If you are purchasing a property for your business, or making a passive commercial investment, the first decision you need to make is how you will secure the loan. You can either use your own house, or another residential property, or you can use the commercial premises you are purchasing.
Securing a commercial property on your home has important cost advantages, including a lower interest rate, fewer fees and the ability to borrow up to 100% of the property’s value. Because you are using an asset you already own as security, you may be able to finance your deposit via equity, rather than cash.
Your mortgage will be classed as a home loan, which means you can borrow for a term of up to 25 years. You can keep the repayments for the commercial property separate, and even pay interest-only to maximise the tax benefits. Borrowing in this way could well work out cheaper, but you must be extremely careful not to over extend yourself.
“Most people like to have a mortgage on a commercial asset because they are still emotionally reserved about securing a commercial mortgage on the family home. But realistically, you need 25% equity just to play in the game,” says Aulsebrook.
Indeed, the entry costs of taking out a commercial loan can prove prohibitive. Until recently, lenders were loath to advance a borrower greater than 65% of the commercial property’s value, but increased competition has pushed this up to 75%. Loan terms used to last only five years, but these are also being extended to 15, 20 and 25 years.
Another fundamental distinction between a residential loan used for commercial purposes and a commercial loan is the way in which lenders decide on your interest rate. Commercial lenders tend to follow a ‘rate for risk’ procedure, similar to that of low documentation loan lenders.
Basically, the greater the risk that the lender perceives in lending to you, the higher the interest rate you will be charged. Commercial loans are based on the bank bill rate plus a margin indicative of the risk level. (The bank bill rate is the rate that at which the banks buy and sell money from each other.)
Your commercial loan rate will also be a function of the size of the loan relative to the value of the property you are purchasing. Put simply, the higher the loan to value ratio, the higher the rate you will be charged. All other things being equal, interest rates on commercial loans tend to be 1-2% higher than home loans.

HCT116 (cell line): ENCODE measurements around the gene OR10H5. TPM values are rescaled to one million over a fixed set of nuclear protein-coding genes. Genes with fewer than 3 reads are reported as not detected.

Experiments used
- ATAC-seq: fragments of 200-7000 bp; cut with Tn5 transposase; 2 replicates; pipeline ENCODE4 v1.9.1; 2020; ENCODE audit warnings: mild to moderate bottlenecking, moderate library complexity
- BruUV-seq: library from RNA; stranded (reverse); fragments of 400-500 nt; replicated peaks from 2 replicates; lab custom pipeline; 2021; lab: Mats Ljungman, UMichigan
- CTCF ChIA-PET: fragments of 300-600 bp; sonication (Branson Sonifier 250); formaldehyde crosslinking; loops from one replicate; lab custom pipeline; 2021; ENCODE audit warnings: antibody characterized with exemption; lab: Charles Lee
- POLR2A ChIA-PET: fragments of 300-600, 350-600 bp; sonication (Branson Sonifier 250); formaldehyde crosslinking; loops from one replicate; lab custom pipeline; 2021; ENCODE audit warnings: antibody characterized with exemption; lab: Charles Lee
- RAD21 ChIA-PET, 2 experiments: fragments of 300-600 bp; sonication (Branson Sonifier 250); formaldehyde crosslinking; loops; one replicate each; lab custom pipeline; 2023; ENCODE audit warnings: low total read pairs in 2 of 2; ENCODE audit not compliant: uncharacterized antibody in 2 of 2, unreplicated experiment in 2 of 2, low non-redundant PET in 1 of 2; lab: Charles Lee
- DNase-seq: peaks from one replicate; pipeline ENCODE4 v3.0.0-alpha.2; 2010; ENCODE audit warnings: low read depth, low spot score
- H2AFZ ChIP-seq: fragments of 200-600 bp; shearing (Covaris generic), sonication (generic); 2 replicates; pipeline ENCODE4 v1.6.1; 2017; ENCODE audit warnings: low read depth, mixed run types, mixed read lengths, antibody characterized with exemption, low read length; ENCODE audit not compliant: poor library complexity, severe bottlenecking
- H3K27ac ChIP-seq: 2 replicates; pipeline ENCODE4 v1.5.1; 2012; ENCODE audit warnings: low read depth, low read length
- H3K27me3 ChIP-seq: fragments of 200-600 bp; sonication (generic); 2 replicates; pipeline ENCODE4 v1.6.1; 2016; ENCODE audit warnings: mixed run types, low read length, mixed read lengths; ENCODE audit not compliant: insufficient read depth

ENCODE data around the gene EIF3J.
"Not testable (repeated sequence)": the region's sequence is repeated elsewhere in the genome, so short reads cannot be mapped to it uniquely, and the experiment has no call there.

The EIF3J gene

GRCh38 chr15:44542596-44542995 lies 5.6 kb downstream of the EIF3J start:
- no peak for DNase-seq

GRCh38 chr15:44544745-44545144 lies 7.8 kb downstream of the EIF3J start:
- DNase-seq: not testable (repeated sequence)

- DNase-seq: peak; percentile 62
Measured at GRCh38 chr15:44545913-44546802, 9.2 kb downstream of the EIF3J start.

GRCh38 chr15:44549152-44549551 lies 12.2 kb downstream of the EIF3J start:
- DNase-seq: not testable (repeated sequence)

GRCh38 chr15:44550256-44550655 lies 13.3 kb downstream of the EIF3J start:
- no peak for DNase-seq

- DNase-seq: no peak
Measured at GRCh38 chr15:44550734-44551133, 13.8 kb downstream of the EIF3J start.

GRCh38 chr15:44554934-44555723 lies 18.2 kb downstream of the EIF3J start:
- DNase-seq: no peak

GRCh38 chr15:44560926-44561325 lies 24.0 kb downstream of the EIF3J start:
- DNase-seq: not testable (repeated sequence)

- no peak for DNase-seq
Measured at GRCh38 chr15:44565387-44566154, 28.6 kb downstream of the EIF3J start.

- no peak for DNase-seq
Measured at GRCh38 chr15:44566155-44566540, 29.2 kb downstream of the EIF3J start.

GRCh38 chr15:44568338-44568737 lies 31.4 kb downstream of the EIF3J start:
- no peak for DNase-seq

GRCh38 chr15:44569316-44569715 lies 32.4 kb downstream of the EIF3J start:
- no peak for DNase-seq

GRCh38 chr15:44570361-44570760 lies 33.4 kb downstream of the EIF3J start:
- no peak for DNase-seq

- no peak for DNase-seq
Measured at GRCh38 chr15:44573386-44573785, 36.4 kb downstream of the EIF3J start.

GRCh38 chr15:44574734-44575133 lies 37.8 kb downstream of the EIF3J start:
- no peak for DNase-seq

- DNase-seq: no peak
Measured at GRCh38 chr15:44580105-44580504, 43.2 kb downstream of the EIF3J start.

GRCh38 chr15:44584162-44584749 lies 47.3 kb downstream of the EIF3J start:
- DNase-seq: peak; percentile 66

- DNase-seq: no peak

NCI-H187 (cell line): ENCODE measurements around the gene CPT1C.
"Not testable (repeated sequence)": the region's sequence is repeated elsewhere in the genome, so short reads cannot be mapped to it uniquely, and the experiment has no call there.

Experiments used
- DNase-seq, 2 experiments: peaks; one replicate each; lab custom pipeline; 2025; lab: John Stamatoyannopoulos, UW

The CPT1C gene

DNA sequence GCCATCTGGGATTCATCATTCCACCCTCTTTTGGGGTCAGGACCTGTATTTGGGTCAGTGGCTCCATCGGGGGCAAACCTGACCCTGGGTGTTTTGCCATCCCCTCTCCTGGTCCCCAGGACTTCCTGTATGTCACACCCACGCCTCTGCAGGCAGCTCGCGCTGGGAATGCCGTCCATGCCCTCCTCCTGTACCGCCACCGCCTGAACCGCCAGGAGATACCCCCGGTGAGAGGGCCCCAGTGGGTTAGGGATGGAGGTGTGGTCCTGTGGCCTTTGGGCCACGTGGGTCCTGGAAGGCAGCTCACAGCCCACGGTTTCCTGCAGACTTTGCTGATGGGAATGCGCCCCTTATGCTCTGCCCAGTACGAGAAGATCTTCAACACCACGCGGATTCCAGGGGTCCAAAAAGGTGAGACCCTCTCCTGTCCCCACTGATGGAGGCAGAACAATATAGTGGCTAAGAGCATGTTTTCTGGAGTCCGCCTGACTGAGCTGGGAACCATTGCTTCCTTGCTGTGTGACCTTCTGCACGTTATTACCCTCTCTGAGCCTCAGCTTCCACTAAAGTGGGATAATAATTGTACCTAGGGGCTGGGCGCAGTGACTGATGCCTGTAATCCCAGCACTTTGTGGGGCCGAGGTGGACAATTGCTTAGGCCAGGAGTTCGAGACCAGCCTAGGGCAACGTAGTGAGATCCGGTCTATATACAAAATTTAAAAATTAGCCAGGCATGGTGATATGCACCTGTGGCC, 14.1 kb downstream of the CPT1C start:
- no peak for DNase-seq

Bookallil brothers take control
Brothers Mark and Phil Bookallil had been running their IT business Cityweb out of suburban office space in Sydney’s Randwick for a number of years. When their lease expired in 2005, they decided to take stock and do the sums. Rent versus buy.
Currently it was costing them over $30,000 annually to rent the premises. The pair decided to investigate the relative costs of purchasing a similar office.
“There’s about a $50–$100 difference between monthly rent and mortgage repayments, including principle and interest and not just the interest-only payments,” says Phil. But purchasing an office gave the brothers an added boost – for much the same money, they could move into a refurbished space and thus save themselves the hassle of renovating the existing office, which had become rundown.
Another thing the Bookallils disliked about renting was the regular rental increases that commercial tenants are subjected to. Furthermore, the pair rapidly realised that if they were also prepared to secure the loan against a residential asset, they could potentially save themselves thousands of dollars in interest.
After searching extensively for suitable premises, the brothers found an office with a showroom in a commercial development in nearby Waterloo, a stone’s throw away from both the CBD and Sydney Airport.
“I’ve done a lot of research on the area and basically the Redfern/Waterloo area is being planned to become the extension of the Sydney CBD. This particular office is right in the middle of that commercial corridor, and prices are extremely negotiable at the moment,” says Phil.
By combining the equity in their respective homes, which had a value of close to $1.1m, Mark and Phil took out a loan for $550,000 to purchase the property and cover the initial fit-out.
“We have a fairly flexible loan, in that we can put all of our business money into it and we can basically pay all of our clients and suppliers out of the same account. It’s like a very flexible offset account – you can even have your own business key cards attached to it,” explains Phil.